One day, for no discernable reason, I felt an urge for amethyst, a common but very sought-after mineral. The purple hue of its quartz-based crystals is formed by traces of iron in its matrix, and vast deposits of amethyst line the volcanic underbelly of the Earth, particularly in Brazil and Uruguay.
What I felt wasn’t just a want. It was a need; an obsession as strong, I imagine, as a food craving is for pregnant women. I was a rock hound as a child. I wanted to be a mineralogist when I grew up, but the infatuation faded with time, and while I have never lost my appreciation for crystals, I have not collected them for decades.
As a child, my collection was limited to my budget: saved-up allowance money that bought simple, tumble-polished stones, plus a few bigger specimens gifted to me on birthdays or Christmas.
Now, however, I was on a quest for a real chunk of rock. An amethyst geode like I’d always ogled in store windows but never had the means to buy: tall and heavy; a polished face composed of an outer border of agate caving into a center filled with large, deep-violet crystal points.
In Paris, to make such a purchase, there is really but one address: Minerales Do Brasil, in the city’s 8th arrondissement. The neighborhood is posh. The boutique is not. In fact, from the street, it is all but invisible. There is a small display window on Boulevard Malesherbes, but it is just a façade. The unmarked way in is around the corner, behind a heavy door at 86 rue de Miromesnil. If you get this far, you find yourself in a courtyard, but then need to navigate a passageway to a second courtyard to find a small — and again unmarked — wood-panel door that finally brings you to your destination.
The store’s labyrinthine location would seem a death knell for business, but there is never a shortage of customers milling slowly about the cramped aisles, scrutinizing a vast selection of rough stones, polished crystals and, to my delight, a whole room given over to amethyst geodes.
I examined each one, but kept coming back to the same, a beautiful, slender-shaped geode that was puzzlingly affordable. The sales woman explained that the price was reduced because it had fallen, cracked horizontally and had been pieced back together. The fissure was visible, but barely. It was scarred… just like me. So I bought it.
To me, crystal formations are nature’s perfect bouquet. If you stop to contemplate how they come about, a crystal’s existence is mind-boggling. Precise, geometric lattices, stacked, repeated and built — slowly and methodically — over millions of years. Water infusions, mineral additions, gas compressions that add brilliant color and hue.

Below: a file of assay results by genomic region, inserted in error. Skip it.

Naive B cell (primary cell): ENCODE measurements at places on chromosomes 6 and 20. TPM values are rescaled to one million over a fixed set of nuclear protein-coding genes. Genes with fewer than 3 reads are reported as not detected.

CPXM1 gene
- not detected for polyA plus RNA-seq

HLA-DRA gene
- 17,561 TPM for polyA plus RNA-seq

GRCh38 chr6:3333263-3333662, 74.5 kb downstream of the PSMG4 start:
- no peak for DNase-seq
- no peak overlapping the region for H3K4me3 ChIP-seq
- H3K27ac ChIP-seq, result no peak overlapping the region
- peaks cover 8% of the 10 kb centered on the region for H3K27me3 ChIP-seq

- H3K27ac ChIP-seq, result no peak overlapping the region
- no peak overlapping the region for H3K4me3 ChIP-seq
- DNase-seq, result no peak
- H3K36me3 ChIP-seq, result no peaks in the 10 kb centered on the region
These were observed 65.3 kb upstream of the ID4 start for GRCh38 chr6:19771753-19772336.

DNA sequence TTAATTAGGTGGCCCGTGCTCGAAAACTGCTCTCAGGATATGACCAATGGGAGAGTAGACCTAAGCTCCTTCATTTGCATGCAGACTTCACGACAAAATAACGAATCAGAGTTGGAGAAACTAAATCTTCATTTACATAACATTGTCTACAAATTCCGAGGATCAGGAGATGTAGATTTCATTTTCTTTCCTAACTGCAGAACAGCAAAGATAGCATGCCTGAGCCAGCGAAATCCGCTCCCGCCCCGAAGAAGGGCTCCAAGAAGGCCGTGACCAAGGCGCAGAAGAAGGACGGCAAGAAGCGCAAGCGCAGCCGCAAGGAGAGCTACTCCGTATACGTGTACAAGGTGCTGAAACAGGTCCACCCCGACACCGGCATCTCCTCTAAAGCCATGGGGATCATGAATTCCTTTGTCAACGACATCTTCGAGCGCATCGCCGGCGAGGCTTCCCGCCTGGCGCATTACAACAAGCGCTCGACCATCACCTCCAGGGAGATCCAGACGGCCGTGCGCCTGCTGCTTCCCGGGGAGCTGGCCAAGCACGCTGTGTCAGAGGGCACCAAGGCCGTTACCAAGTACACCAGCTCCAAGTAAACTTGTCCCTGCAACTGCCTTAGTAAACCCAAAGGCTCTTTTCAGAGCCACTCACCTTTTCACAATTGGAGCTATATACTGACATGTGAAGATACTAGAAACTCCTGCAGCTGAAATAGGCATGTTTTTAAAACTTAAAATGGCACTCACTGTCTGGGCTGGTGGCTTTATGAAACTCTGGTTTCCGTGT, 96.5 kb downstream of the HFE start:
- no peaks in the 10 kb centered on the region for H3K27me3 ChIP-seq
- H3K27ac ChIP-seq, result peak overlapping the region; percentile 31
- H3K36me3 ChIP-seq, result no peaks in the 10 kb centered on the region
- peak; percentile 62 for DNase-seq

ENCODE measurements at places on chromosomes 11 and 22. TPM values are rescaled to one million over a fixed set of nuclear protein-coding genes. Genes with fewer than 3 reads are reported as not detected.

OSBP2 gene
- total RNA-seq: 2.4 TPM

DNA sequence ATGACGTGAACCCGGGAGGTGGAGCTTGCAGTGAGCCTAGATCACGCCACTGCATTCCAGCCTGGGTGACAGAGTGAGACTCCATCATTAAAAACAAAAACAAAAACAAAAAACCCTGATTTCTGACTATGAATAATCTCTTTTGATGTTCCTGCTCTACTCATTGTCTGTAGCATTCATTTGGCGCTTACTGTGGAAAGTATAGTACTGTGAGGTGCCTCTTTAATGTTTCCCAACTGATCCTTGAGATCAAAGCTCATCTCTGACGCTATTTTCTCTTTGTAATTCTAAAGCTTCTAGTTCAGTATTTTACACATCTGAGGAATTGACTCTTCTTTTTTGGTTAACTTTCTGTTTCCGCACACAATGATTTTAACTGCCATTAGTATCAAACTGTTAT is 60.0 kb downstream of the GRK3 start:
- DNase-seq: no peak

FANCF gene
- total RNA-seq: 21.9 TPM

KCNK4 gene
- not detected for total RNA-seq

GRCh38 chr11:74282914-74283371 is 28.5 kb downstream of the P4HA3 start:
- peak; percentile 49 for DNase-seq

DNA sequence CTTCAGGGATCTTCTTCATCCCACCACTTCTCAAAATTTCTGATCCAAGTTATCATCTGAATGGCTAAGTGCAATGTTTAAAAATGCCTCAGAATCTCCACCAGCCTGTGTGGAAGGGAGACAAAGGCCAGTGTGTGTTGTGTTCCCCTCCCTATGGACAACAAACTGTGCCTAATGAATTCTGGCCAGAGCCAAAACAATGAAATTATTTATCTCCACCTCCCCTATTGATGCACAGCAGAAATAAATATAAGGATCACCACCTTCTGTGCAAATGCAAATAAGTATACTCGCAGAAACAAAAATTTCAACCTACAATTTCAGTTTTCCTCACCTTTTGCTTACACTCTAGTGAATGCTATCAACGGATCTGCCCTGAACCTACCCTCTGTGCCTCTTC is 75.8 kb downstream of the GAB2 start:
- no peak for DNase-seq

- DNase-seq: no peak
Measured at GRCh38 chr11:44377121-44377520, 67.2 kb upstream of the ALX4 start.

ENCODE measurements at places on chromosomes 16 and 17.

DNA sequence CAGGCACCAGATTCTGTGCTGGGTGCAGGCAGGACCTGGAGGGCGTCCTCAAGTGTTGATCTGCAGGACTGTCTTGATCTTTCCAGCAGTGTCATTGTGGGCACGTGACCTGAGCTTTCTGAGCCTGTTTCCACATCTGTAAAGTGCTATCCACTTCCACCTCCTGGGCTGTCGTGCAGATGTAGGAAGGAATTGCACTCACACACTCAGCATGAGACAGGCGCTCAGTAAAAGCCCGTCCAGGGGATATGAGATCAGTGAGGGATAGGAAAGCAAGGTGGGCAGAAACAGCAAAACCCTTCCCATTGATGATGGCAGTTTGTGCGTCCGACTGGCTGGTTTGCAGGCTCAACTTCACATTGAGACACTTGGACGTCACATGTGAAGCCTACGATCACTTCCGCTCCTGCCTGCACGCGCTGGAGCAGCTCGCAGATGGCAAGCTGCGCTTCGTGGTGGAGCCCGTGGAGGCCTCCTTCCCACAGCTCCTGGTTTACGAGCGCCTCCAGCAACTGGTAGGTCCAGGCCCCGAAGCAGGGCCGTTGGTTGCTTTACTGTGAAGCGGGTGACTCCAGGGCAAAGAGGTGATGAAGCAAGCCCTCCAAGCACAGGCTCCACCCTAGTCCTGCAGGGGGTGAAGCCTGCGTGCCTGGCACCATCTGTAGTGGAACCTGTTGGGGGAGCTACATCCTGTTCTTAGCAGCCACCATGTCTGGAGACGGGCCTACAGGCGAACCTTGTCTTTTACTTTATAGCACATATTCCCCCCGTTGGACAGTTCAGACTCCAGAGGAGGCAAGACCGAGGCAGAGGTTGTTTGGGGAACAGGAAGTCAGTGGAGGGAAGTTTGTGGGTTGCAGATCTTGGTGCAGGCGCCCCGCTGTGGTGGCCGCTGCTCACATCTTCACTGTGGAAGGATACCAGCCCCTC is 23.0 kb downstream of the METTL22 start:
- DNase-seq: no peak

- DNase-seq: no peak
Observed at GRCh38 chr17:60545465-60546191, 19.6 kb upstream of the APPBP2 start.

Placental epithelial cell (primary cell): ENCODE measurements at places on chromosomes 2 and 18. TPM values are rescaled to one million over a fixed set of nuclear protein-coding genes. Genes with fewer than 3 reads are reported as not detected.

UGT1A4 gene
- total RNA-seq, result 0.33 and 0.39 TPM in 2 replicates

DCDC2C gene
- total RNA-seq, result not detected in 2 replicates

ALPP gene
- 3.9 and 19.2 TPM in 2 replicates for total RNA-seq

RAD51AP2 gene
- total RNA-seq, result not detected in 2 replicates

The veins of the Earth’s crust are filled with crystals, and what fascinates me most is that these miracles of physics “just are.” By that I mean that they are perfect examples of altruism. Almost everything else in life has the ulterior motive of survival or procreation. The beauty and scent of a flower favors its pollination. A peacock’s intricate fan favors finding a mate. Crystal formations, on the other hand, seem to me a selfless act of creation. They are beauty that exists simply for beauty’s sake.
As a cancer patient, I have spent a lot of time pursuing meditative techniques that lead to “The Center Within,” also the title of one of my favorite books. It is that place of peace that resides only in the present moment and steers us away from attachment and toward acceptance. I can — and should — fight for my life. I can do chemotherapy, I can cry and pray for my health. But if I am attached to the outcome, if I am unable to move with the inevitable tides of life, I will suffer.
I want to be able to accept that life — like a crystal — “just is.” It has its beauty and its fissures. It is complex and miraculous in its creation. It is built, it erodes and it ends. It is like the mandalas of Tibetan Buddhism: the remarkable sand designs created over days or weeks by monks, one grain at a time. The result is a masterpiece of concentration. But once finished, tradition calls for the ritual destruction of the mandala, swept back to the pile of sand and dust from which it began, a reminder of the impermanence of all things.
Last fall, my wife had a sudden craving for a rose quartz ring. She was never a rock hound like me. She just has a favorite jewelry store on Ile Saint Louis in central Paris and she wanted — she needed — her next purchase to be something with rose quartz.
At the time we were in a disappointing spiral of negative in-vitro pregnancy attempts spanning some three years and were preparing a new and perhaps last try.
My wife bought her ring and much later we learned that in the lingo of lithotherapy (the study of the healing qualities of crystals) rose quartz is the stone most associated with matters of the heart, love and, especially, fertility.
Twins — to my wife’s elation and my fear-filled hope — are due in August.
This too, I must remind myself, “just is.” And it is beautiful.
Minerales Do Brasil
86 rue Miromesnil
75 008 Paris
Web Site : http://www.midobras.com
Galerie Kara (jewelry store on Ile Saint Louis)
90 rue Saint Louis en Ile
75 004 Paris
Tel : (33-1) 46 34 20 80
“The Center Within” by Rev. Gyomay M. Kubose, click here for web link to publisher.